Getting A Cushion Beneath You
Most businesses take about five years to get “on their feet”, as the saying goes, and only around one out of three make it to the ten-year mark or beyond. Running a business is tough even if everything is going well, and one of the hardest parts involves credit.
You’re going to have financial issues with a business that requires you to “float” while profit comes in. Sometimes invoices will average two to three months before they return to you, and in the meantime you have to operate with a loss which is waiting on suspended profit.
Multiple overhead costs that are not able to “float” financially could bankrupt you. You’ve got the cost of rent, the cost of production, the cost of distribution, employment, insurance, taxes—the list goes on. Additionally, there’s always that Murphy’s Law situation where something you couldn’t have expected broadsides you.
As a result of such unpredictable situations, many businesses get a line of credit started before getting serious. They use that credit as a “float” until they’ve built up enough of a profitable momentum that they can rely on financial reserves. Because of the nature of business, a five-year minimum between inception and float is expectable.
The Reality Of The Situation
SmallBusiness.CreditCard points out: “Owning a small business requires a number of daily expenses, such as office supplies, business lunches, and other business-related costs,” ergo, finding the best bank for small business credit cards makes a lot of sense. Sites like this who specialize in helping businesses source them can be instrumental.
A small business credit card can make your little, daily expenses practically evaporate. They’re “floated”. You may spend $10k in a month, but then you’re actually spending money from a future invoice, so when that hits, you pay off the lent money—though there’s still a nebulous $10k in debt floating out there, because operations require it.
What you’re looking for in a small business loan is the lowest APR you can find. Interest can double what you pay for a loan, so be sure and find one that won’t break you in this regard. The lower your credit, the higher the interest. But the good news is that if you pay your loan off in time and within the limits, your credit score increases.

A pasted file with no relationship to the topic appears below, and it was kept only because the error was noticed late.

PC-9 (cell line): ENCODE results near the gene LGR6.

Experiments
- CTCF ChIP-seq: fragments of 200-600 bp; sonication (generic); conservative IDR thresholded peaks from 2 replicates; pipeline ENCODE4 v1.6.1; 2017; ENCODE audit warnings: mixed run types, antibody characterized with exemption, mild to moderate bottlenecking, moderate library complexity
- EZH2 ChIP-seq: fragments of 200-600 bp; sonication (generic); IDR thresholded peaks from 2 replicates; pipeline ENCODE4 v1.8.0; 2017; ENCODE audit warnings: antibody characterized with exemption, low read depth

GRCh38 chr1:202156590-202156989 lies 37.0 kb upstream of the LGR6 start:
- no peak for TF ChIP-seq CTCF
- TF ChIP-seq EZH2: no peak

The best way to operate when financing through creditors is to cut unnecessary costs from business operations as much as possible, and not to start financing until you can afford this step. Think of it as a luxury. Granted, you can take out several thousand in loans to start your business, and you may do fine. But you may also wreck your credit.
Strategies To Consider
Some strategies to consolidate daily costs include using sustainable energy and getting “off the grid”, buying instead of renting, reducing turnover rate among employees, and even crowdsourcing through the web where possible.
If you can find an “angel investor”—basically a venture capitalist who invests in you in a way that’s closer to a scholarship than a loan—good for you. Most people won’t be able to find such a person, and will be forced to take a loan at some point during the run of business. Especially during construction, loans often play a big part of operations.
So know your options. Do some research. Compare and contrast. Get an idea of what you’re making profit-wise, what you can afford to pay off, and where your business is going. Play your cards right, and a loan could help you float. Play them wrong, and it will sink you. So play them carefully, with consideration and strategy.